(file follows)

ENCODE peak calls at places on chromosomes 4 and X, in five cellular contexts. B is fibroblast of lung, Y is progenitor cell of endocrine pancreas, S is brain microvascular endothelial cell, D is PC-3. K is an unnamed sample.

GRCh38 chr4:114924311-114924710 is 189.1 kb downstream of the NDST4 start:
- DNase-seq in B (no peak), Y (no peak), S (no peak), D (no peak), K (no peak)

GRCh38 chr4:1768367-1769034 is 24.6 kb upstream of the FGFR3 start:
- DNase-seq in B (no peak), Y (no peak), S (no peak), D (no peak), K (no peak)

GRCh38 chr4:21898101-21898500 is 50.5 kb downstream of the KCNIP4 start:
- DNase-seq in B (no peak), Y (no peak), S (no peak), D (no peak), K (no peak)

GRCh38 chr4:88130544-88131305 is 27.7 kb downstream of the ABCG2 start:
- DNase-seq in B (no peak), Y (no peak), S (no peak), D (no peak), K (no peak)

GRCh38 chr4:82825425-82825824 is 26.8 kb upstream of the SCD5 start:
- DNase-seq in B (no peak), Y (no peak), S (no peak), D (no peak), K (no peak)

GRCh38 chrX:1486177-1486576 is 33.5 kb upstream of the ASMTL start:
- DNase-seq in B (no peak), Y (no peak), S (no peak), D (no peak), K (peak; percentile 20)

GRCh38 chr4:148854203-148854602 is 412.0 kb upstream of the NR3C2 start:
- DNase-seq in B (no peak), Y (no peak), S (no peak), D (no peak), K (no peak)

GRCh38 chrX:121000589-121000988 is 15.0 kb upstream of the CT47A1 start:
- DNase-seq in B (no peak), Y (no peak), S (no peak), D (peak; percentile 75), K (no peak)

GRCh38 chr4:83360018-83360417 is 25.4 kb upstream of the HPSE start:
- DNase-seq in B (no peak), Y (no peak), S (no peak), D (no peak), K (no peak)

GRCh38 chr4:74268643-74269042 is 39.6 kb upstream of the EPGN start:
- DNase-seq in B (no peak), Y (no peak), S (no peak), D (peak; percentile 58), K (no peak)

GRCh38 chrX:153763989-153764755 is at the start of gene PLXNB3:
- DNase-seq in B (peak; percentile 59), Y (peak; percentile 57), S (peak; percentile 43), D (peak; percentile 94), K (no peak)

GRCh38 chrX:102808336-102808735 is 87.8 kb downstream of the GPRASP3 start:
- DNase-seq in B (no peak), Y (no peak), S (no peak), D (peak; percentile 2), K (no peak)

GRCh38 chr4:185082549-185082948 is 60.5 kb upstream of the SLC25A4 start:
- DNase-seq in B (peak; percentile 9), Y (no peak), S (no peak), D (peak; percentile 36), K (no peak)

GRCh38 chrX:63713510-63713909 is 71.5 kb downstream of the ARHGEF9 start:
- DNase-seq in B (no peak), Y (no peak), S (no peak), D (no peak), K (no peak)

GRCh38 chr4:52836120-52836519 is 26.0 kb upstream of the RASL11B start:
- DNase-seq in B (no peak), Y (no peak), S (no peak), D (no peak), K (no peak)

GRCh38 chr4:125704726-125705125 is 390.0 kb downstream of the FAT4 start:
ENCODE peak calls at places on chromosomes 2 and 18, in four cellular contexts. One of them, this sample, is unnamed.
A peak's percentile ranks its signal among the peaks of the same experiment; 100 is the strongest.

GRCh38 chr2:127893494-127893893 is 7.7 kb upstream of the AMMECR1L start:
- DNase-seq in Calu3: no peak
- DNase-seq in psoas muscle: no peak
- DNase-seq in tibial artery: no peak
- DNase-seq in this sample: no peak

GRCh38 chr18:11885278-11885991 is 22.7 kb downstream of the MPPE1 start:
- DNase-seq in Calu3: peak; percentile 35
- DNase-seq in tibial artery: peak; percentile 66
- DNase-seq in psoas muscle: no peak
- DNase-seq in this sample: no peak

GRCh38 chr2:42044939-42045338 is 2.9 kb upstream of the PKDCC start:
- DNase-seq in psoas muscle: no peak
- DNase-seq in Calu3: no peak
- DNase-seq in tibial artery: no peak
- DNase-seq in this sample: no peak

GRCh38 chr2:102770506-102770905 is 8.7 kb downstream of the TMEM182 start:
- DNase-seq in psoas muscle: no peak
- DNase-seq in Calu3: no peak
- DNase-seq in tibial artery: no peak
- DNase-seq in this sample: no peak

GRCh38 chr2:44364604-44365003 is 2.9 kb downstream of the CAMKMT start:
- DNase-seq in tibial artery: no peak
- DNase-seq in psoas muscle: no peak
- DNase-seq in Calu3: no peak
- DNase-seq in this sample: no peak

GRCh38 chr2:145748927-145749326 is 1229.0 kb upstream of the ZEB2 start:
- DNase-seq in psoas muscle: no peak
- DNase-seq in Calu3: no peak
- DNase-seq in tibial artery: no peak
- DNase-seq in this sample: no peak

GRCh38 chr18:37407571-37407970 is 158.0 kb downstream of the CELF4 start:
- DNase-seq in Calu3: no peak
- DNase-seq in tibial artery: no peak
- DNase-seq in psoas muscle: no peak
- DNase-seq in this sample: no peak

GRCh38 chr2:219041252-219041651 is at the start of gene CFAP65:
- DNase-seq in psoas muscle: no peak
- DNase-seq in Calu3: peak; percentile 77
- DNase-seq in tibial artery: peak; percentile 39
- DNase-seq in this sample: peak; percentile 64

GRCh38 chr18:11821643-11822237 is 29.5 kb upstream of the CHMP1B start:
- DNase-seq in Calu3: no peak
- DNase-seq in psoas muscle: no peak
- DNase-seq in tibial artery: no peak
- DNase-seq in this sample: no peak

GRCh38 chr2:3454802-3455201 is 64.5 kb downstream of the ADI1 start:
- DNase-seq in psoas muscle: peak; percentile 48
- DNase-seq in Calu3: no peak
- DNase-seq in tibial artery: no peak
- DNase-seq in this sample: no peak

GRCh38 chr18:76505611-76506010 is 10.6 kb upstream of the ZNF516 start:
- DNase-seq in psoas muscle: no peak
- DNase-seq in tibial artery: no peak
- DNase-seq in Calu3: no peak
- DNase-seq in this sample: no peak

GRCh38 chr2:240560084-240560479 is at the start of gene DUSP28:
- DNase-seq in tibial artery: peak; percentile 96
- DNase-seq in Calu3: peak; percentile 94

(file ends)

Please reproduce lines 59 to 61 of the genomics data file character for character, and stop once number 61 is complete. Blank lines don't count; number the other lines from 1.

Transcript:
- DNase-seq in this sample: no peak

GRCh38 chr2:145748927-145749326 is 1229.0 kb upstream of the ZEB2 start:
- DNase-seq in psoas muscle: no peak